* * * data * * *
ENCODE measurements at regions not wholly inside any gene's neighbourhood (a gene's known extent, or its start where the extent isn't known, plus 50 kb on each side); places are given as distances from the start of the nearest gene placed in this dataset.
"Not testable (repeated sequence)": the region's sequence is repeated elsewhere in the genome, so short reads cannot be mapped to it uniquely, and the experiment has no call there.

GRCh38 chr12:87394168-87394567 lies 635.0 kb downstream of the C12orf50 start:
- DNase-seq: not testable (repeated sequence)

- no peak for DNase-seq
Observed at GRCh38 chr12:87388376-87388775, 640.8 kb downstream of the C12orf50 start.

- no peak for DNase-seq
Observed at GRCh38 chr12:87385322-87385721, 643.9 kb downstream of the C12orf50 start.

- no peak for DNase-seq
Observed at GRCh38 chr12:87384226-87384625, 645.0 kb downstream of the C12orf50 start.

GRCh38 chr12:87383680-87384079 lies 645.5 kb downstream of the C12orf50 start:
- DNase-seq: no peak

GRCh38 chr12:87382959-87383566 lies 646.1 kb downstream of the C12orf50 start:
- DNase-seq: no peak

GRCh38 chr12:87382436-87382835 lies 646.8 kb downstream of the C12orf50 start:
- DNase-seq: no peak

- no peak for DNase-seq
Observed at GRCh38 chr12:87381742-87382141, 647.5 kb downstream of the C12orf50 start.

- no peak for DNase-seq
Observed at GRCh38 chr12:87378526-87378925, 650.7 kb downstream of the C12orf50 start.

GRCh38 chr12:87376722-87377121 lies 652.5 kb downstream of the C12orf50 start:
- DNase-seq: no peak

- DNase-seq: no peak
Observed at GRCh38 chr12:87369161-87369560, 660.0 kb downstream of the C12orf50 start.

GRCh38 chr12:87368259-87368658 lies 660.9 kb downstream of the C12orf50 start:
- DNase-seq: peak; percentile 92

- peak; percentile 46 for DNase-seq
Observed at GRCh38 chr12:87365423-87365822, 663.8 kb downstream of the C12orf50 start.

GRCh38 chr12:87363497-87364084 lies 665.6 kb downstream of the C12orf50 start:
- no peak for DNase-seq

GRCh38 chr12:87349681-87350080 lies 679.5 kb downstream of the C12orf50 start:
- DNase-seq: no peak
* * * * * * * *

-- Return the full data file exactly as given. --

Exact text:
ENCODE measurements at regions not wholly inside any gene's neighbourhood (a gene's known extent, or its start where the extent isn't known, plus 50 kb on each side); places are given as distances from the start of the nearest gene placed in this dataset.
"Not testable (repeated sequence)": the region's sequence is repeated elsewhere in the genome, so short reads cannot be mapped to it uniquely, and the experiment has no call there.

GRCh38 chr12:87394168-87394567 lies 635.0 kb downstream of the C12orf50 start:
- DNase-seq: not testable (repeated sequence)

- no peak for DNase-seq
Observed at GRCh38 chr12:87388376-87388775, 640.8 kb downstream of the C12orf50 start.

- no peak for DNase-seq
Observed at GRCh38 chr12:87385322-87385721, 643.9 kb downstream of the C12orf50 start.

- no peak for DNase-seq
Observed at GRCh38 chr12:87384226-87384625, 645.0 kb downstream of the C12orf50 start.

GRCh38 chr12:87383680-87384079 lies 645.5 kb downstream of the C12orf50 start:
- DNase-seq: no peak

GRCh38 chr12:87382959-87383566 lies 646.1 kb downstream of the C12orf50 start:
- DNase-seq: no peak

GRCh38 chr12:87382436-87382835 lies 646.8 kb downstream of the C12orf50 start:
- DNase-seq: no peak

- no peak for DNase-seq
Observed at GRCh38 chr12:87381742-87382141, 647.5 kb downstream of the C12orf50 start.

- no peak for DNase-seq
Observed at GRCh38 chr12:87378526-87378925, 650.7 kb downstream of the C12orf50 start.

GRCh38 chr12:87376722-87377121 lies 652.5 kb downstream of the C12orf50 start:
- DNase-seq: no peak

- DNase-seq: no peak
Observed at GRCh38 chr12:87369161-87369560, 660.0 kb downstream of the C12orf50 start.

GRCh38 chr12:87368259-87368658 lies 660.9 kb downstream of the C12orf50 start:
- DNase-seq: peak; percentile 92

- peak; percentile 46 for DNase-seq
Observed at GRCh38 chr12:87365423-87365822, 663.8 kb downstream of the C12orf50 start.

GRCh38 chr12:87363497-87364084 lies 665.6 kb downstream of the C12orf50 start:
- no peak for DNase-seq

GRCh38 chr12:87349681-87350080 lies 679.5 kb downstream of the C12orf50 start:
- DNase-seq: no peak